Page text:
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Police have finally shut down 'Britain's roughest nightclub'

Police have finally shut down 'Britain's roughest nightclub'

The nightclub has been shut down after it was linked to a string of violent crimes

'Britain's roughest nightclub' has been shut down by police after it was linked to string of violent crimes, including stabbings, assaults, drug-dealing and gangland activity.

The nightclub, known as The Red Door which is located in an alleyways in the Lowell's area of Birmingham, had been operating illegally for more than a year.

The club was known locally to be a hotspot for gangsters and after a number of violent offences, it was dubbed 'Britain's roughest nightclub'.

The series of violent offences include one man being stabbed 13 times during a fight on 31 October last year, and another man being stabbed in the leg on 18 June of this year.

Police confirmed there have been reports of gunshots heard from inside the club and several brawls have also erupted at the venue, which was also used for drug-dealing.

The nightclub hidden in a Birmingham alleyway was operating illegally.

And to make matters worse, the nightspot had no planning permission, was not registered as a company and did not have a music license or permission to sell alcohol.

Loud music from the club had also caused disruption to local residents, with many young children being left distressed.

West Midlands Police and Birmingham City Council were able to build a case against the management and obtained a closure order at Birmingham Magistrates Court on Wednesday.

Video footage shows officers using bolt cutters to break into the premises which has a sheltered beer garden complete with a barbecue, TVs and a pool table.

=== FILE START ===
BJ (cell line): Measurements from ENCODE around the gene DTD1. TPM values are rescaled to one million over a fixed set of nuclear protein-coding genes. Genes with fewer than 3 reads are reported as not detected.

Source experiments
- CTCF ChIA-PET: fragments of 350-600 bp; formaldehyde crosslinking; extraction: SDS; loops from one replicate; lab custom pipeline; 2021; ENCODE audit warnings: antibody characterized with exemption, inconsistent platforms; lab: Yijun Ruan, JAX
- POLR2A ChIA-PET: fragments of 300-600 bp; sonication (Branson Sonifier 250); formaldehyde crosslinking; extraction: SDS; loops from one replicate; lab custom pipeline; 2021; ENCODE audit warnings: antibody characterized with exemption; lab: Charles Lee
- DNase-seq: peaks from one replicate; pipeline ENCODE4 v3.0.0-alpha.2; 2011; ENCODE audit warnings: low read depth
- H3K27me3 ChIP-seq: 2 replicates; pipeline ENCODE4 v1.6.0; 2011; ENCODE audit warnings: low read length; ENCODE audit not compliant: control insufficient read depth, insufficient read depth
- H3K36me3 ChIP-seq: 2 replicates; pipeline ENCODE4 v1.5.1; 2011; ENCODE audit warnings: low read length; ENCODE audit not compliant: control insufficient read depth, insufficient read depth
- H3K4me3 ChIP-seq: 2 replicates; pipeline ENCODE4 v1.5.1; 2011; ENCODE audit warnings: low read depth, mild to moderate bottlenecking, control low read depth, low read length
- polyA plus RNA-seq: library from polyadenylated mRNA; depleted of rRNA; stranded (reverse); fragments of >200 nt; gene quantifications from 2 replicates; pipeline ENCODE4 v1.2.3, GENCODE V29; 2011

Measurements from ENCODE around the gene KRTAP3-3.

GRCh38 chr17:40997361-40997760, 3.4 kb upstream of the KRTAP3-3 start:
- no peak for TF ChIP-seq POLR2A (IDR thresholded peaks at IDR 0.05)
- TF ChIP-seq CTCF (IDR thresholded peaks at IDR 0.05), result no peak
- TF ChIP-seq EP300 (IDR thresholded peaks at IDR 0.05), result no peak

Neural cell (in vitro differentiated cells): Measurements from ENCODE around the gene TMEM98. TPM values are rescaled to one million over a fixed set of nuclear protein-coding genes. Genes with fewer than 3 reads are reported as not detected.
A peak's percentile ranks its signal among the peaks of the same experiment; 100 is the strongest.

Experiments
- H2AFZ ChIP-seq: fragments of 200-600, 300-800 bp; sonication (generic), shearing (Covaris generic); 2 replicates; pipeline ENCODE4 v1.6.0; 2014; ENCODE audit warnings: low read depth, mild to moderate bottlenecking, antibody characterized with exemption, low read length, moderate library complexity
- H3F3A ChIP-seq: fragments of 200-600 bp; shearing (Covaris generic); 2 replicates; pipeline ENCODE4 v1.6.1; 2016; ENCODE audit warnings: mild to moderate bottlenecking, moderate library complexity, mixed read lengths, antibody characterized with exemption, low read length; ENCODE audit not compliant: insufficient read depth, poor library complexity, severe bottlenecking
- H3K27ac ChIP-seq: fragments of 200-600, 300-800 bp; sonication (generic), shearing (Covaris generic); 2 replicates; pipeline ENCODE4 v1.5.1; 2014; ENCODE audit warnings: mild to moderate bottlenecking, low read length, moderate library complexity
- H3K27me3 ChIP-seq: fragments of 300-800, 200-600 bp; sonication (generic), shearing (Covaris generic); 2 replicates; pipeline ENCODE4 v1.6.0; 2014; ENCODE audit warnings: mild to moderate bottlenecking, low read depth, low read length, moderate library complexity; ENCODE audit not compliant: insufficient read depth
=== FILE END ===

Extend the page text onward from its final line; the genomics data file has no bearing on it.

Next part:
The footage also revealed a fully stocked bar and a dance floor equipped with large speakers, despite the building only having permission to operate as a warehouse or for storage.

Loud speakers were found inside the venue which did not have a music licence (

Inspector Nick Hill said: “This will come as a huge relief to local residents whose lives have been blighted by the anti-social behaviour and crime this venue attracts.

"Clubs are bound by tight regulations to ensure customers are kept safe, such as security, CCTV and staff training, and disturbance is kept to a minimum for people living nearby. The main building was only approved for storage purposes only – but there was also a covered outdoor seating area, toilet block and kitchen. None of it had planning permission."

Police confirmed a utility company was also called in to make the site safe and judged the dodgy wiring at the venue was potentially a risk to life.

The inspector added: "We’ve been granted closure for three months initially but we’ll be seeking permanent closure and potential demolition.

"Local police teams are working with our Gangs Unit to actively target anyone we suspect is linked to violence and organised crime.

The bar was stocked with alcohol despite having no permission to sell alcohol.

"We run regular suppression patrols to disrupt gang activity and operations to target people causing harm in our communities."

Councillor John Cotton, cabinet member for social justice, community safety and equalities at Birmingham City Council, said: “We support this police action because unlicensed premises are, by definition, unregulated and we know there have been some significant concerns over this premises, so hope it shows we can work in partnership to keep our communities safe.

"We will continue to work with West Midlands Police to tackle issues relating to illegal and unlicensed activity, anti-social behaviour and public safety and ensure Birmingham’s bars and clubs, as well the city’s streets, are safe for all their visitors.”

Featured Image Credit: SWNS

Topics: UK News, Crime